Tracking Income & Expenses

To be a successful freelancer, you should run your operation like a business. This not only means getting business licenses and insurance, but it also means closely tracking your income and expenses. The information is necessary for your taxes, of course, but it is helpful to see where your work is coming from, who pays and with what terms and how you are investing back in your business. It can also help you identify important patterns in your business, so you can budget for the future.

For example, maybe December is always a slow month for you. If that’s the case, then in the late summer, put together a solid marketing plan to pitch stories and seek out new clients to help fill the gap.

So how do you record this info.? When I first started freelancing, I simply made up two Excel spreadsheets:  one for income and one for expenses. In the income spreadsheet, I tracked sequential invoice numbers, date of invoice, client name, project or work performed, amount due, date billed and date paid. I could then take this info. at the end of the year and sort by client or by date to see which clients were the most lucrative and determine which months were the busiest.

For expenses, I created a simple spreadsheet to record date, vendor (Staples, Office Depot, Target, etc.), item(s) purchased, cost and how paid (credit card, business debit, business check, etc.). I also created a spreadsheet to track my mileage, collecting date, reason for trip, client or prospect, location of trip, and miles driven. All of this was useful at tax time.

As my business grew from part-time to full-time, Excel spreadsheets were not robust enough to handle my bookkeeping needs, so I switched to QuickBooks SimpleStart. This special edition of QB is a scaled down version of the full program, providing tracking for income, expenses and assisting with tax prep. This was a great program – at the time, it was very affordable (less than $100) and it served my needs without giving me too many features.

After about three years with SimpleStart, I upgraded to QuickBooks Pro which is a full-featured bookkeeping and accounting program. At this point, I realized that managing my freelance business was becoming a bigger task than I’d imagined, and I hired a bookkeeper. She visits my office for a few hours each month, enters my expenses (I still track invoices and payments), reconciles my bank accounts and prepares my 1099s at year end. Yes, this is an added expense, but it frees up my time to focus on other tasks like writing, editing, business development and continuing education.

Not sure where to start? Ask other freelancers how they manage their bookkeeping and accounting or consult with a small business expert or accounting professional for advice. Good luck!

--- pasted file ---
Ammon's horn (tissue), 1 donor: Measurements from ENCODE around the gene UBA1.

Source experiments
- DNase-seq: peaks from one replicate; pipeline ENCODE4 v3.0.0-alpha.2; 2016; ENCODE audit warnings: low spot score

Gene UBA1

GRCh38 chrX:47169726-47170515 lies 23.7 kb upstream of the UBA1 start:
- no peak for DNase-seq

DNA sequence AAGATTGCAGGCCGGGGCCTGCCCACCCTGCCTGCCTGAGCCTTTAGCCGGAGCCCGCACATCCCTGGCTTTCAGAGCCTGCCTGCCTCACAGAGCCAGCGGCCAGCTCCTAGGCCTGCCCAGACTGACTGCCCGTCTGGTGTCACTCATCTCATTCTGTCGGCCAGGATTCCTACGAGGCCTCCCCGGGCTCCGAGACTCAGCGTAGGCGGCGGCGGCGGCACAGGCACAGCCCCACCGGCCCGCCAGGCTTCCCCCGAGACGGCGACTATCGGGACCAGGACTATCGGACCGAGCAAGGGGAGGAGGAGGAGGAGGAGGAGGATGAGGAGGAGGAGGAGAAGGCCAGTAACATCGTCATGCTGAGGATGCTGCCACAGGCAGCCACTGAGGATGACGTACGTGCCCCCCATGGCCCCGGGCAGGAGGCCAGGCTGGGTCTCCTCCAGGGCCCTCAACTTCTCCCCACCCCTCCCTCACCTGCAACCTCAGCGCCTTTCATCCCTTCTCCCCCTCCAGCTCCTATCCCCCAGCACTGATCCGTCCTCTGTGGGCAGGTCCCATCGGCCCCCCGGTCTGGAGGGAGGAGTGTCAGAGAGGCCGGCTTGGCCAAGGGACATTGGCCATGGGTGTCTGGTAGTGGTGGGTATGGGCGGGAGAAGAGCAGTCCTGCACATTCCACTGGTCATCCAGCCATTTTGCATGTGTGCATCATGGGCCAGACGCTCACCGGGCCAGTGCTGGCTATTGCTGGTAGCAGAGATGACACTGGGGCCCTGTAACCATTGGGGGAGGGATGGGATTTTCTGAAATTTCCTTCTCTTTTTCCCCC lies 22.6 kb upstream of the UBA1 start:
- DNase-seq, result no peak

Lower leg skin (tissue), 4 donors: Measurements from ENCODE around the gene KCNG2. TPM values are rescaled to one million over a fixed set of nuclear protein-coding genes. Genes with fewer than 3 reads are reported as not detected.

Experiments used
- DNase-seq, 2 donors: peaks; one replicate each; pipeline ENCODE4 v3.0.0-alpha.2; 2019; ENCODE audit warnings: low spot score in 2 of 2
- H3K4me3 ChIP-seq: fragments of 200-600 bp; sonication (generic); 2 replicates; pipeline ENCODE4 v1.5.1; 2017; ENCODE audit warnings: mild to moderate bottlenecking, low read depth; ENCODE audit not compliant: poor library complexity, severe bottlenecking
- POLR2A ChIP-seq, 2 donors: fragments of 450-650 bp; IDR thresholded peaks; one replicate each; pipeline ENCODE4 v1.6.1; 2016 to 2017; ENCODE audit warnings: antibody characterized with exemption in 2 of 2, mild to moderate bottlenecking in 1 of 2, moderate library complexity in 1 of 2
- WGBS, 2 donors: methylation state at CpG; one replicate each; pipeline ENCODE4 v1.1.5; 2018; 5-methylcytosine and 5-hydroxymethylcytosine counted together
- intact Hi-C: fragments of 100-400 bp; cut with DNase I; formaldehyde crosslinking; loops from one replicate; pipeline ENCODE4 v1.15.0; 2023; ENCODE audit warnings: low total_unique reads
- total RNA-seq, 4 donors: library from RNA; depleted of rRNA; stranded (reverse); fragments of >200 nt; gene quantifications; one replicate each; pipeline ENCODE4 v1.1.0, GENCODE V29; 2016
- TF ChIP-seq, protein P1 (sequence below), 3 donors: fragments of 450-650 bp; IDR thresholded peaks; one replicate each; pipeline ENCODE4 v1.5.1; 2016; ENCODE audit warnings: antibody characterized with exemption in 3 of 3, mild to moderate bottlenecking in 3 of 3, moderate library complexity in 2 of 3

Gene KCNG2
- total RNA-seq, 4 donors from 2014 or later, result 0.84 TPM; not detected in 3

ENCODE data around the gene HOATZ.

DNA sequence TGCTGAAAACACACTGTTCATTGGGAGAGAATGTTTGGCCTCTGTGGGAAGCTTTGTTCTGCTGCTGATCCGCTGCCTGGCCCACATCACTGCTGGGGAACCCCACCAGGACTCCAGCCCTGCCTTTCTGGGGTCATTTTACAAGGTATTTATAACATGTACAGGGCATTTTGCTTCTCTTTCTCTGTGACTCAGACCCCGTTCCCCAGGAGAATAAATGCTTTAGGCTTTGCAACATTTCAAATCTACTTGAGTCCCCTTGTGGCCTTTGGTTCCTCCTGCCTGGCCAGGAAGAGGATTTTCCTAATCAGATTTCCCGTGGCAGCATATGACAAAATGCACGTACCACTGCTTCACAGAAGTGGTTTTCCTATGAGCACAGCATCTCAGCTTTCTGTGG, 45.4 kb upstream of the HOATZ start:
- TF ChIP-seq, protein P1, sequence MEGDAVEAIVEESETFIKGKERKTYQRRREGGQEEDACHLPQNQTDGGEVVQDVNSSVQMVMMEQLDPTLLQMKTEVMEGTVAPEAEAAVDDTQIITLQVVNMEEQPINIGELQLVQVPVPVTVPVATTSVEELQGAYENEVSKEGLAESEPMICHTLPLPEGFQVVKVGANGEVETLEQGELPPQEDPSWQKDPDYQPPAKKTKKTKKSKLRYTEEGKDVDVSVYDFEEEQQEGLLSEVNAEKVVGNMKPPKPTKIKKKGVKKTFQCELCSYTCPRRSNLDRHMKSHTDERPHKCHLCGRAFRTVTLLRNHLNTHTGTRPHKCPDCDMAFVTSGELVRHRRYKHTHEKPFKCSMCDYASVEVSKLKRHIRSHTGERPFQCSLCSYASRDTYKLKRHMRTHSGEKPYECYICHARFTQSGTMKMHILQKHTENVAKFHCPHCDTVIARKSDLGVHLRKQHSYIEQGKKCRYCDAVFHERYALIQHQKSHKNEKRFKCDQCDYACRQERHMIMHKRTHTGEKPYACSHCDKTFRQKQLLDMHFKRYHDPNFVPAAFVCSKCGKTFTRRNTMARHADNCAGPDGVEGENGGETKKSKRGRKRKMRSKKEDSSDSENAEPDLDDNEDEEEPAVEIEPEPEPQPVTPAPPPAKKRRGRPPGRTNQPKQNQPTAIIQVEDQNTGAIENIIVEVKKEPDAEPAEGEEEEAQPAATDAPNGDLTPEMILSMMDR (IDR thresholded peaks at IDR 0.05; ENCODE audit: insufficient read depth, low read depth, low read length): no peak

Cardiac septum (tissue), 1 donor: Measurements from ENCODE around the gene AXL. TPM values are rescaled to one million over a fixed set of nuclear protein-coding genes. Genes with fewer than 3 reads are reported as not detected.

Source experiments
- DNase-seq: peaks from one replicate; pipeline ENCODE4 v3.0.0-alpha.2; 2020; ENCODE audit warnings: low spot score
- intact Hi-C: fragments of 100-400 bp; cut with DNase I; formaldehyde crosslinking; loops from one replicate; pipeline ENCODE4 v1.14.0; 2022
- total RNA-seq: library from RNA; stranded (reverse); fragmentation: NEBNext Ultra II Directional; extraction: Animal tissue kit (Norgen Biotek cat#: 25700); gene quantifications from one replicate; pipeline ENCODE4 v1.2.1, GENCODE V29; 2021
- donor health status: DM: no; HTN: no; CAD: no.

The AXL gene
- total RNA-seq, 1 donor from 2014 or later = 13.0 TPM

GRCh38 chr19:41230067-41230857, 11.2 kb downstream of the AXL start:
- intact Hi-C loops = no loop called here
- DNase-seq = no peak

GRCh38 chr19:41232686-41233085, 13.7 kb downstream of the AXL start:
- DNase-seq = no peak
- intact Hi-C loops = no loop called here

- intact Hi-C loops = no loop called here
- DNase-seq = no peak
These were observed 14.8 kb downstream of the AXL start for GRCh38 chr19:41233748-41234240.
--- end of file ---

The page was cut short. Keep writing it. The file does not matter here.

Dana Neuts is a freelance writer, editor and marketing professional based in Kent, Washington. In addition to writing for publication, she edits books and is the owner and publisher of and, hyper-local blog sites. She serves as the SPJ freelance committee chair as well as on the national SPJ and SDX Foundation Boards. For more information, visit

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  • Bill McCloskey

    Make’s sense to me.

  • I see a couple of practical issues for SPJ in terms of sustainability. One is that there is no structure for institutional memberships, which should exist with national and local options (without a requirement to do national before you can do local). The second is that the national dues are an impediment to individual members joining the local chapter. This is important because the future health of the national organization is dependent on the health of the local chapters, not the other way around because local is where the value proposition is built.
    In niche journalism organizations, this might not be as much of an issue because the value proposition is generally focused and strong – narrow is generally more specific to people’s lives/professions and so it’s easier to engage. Although SPJ has a reasonably clear purpose, it is broad and the actions taken around that purpose and their effectiveness are not clear at all. How has SPJ made practicing journalism better/easier/more impactful? There need to be clear answers to those kinds of questions.
    I also feel like the conferences need to be two-tracked to serve what appear to be the two main audiences of independent journalists and those working for an organization. It’s hard to justify sending a staff member to a conference where a significant amount of the programming is about building a freelance business.
    I realize this would create more work for already strapped chapters, but if more institutions were brought in as members, I think there would be a bigger pool of volunteers to help bring in quality programming.
    I believe that good journalism is absolutely necessary to preserving democracy, but the passionate discussions in SPJ seem to be more about process and bylaws and contest administration.
    I do think that partnering with other journalism organizations is a good thing. We can help each other out.


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